Impacts of fisheries on plankton community structure
Reid, P.C. and Battle, E.J.V. and Batten, S.D. and Brander, K.M. (2000) Impacts of fisheries on plankton community structure. ICES Journal of Marine Science, 57 (3). pp. 495-502. ISSN 1054-3139
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Official URL: http://www.sciencedirect.com/science/journal/10543139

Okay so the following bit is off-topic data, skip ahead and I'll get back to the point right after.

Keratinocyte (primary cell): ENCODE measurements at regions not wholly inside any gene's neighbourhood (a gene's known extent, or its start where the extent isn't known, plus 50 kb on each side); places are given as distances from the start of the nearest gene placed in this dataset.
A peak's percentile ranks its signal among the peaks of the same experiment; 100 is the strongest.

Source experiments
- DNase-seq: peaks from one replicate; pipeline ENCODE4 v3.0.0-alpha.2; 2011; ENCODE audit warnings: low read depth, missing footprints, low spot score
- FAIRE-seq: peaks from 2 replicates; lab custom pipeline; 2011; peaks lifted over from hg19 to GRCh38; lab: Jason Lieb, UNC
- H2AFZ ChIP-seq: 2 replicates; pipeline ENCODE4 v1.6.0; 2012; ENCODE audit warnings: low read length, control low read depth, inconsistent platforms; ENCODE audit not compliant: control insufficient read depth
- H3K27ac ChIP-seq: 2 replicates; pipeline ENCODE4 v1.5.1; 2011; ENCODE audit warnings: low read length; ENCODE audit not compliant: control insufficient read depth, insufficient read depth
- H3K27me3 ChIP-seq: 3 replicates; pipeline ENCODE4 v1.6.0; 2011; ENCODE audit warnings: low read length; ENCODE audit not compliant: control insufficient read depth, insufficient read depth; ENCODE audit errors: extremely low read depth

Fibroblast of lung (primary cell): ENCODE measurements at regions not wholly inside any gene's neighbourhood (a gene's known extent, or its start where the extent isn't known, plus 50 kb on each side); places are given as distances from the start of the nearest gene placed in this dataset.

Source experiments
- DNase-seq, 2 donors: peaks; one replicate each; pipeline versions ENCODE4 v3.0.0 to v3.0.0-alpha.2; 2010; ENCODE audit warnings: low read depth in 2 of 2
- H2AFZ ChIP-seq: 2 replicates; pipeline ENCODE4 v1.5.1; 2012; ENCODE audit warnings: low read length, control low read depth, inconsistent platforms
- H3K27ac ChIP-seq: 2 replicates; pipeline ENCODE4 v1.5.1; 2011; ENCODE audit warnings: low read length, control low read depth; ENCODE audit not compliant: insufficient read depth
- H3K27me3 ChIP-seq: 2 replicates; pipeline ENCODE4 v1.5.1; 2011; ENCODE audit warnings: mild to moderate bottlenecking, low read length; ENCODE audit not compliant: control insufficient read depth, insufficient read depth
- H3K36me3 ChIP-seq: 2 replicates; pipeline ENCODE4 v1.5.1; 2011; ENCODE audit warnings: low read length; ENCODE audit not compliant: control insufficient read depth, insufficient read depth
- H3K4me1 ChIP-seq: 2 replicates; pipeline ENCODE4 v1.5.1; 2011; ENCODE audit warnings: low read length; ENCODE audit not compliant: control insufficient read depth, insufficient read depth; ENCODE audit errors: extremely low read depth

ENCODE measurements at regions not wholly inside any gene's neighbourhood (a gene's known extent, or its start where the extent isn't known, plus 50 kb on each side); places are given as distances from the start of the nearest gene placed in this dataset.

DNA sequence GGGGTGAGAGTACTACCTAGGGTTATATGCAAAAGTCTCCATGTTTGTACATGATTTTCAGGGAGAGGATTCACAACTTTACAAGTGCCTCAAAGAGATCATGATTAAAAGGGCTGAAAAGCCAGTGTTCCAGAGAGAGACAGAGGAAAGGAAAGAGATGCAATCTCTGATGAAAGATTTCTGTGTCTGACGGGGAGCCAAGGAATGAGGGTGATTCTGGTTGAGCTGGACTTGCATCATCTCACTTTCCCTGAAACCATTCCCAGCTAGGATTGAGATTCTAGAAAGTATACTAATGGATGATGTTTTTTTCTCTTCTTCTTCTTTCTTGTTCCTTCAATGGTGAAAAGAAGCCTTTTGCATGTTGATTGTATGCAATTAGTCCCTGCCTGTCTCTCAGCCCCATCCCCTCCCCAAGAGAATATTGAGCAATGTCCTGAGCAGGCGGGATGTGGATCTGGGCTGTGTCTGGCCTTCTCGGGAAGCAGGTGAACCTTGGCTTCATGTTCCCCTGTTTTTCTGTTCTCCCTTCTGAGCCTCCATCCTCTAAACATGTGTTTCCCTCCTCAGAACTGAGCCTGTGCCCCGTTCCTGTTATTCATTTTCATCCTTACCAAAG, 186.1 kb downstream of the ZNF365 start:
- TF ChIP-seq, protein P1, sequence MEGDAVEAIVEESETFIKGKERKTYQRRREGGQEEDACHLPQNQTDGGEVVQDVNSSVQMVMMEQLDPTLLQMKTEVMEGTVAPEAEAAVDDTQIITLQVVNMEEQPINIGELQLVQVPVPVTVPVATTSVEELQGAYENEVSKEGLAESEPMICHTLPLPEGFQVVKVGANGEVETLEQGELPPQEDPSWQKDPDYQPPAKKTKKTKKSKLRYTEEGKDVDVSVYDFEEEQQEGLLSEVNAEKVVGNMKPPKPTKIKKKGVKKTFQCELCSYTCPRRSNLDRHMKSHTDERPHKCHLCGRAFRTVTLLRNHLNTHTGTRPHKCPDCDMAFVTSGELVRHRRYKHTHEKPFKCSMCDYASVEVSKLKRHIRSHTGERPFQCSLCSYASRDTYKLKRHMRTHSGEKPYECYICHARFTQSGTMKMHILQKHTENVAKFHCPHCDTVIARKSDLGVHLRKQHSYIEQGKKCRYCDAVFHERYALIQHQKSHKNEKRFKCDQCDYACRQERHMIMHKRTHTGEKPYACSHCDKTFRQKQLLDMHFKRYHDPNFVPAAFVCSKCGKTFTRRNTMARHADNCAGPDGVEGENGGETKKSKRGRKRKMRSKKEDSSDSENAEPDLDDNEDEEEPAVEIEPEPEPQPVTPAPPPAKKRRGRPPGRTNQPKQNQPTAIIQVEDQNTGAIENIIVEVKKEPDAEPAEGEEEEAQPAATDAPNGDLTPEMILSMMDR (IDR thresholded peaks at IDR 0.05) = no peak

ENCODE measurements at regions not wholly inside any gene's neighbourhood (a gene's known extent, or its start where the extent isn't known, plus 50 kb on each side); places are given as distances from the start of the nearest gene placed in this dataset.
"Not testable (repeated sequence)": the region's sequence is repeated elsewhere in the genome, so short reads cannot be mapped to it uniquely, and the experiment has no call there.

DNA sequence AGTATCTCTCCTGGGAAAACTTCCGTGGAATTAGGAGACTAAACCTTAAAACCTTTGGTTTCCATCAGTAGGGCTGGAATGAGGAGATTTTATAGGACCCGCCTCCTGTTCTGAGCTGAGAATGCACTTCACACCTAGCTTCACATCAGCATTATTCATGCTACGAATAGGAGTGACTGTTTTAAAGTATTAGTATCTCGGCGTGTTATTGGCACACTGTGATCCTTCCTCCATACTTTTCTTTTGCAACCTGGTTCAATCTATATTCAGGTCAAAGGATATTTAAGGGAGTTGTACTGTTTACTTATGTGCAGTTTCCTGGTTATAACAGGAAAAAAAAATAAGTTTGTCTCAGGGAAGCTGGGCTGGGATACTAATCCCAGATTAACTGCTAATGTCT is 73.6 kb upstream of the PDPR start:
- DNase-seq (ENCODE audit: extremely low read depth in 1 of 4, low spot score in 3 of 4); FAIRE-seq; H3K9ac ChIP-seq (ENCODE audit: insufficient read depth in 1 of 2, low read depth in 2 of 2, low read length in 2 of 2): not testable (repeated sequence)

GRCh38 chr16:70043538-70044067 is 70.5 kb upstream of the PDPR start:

There has been much debate on the extent to which resource availability (bottom-up) versus predation pressure from fish (top-down) modulates the dynamics of plankton in marine systems. Physico/chemical bottom-up forcing has been considered to be the main mechanism structuring marine ecosystems, although some field observations and empirical correlations support top-down modulation. Models have indicated possible feedback loops to the plankton and other studies have interpreted a grazing impact from long-term changes in fish stocks. In freshwater systems, evidence for top-down forcing by fish and trophic cascading is well documented. First, evidence for equivalent top-down effects in the marine environment is presented, with an overview of relevant publications. In the second part, time series, averaged for the North Sea (when possible from 1948 to 1997), of fish catch, recruitment, and spawning stock biomass are related to the abundance of species or larger groupings of zooplankton and phytoplankton from the Continuous Plankton Recorder survey and selected environmental parameters. Preliminary analysis suggests that there is strong interaction between different fish species and the plankton and that the fishery, through top-down control, may at times be an important contributor to changes in the North Sea ecosystem.
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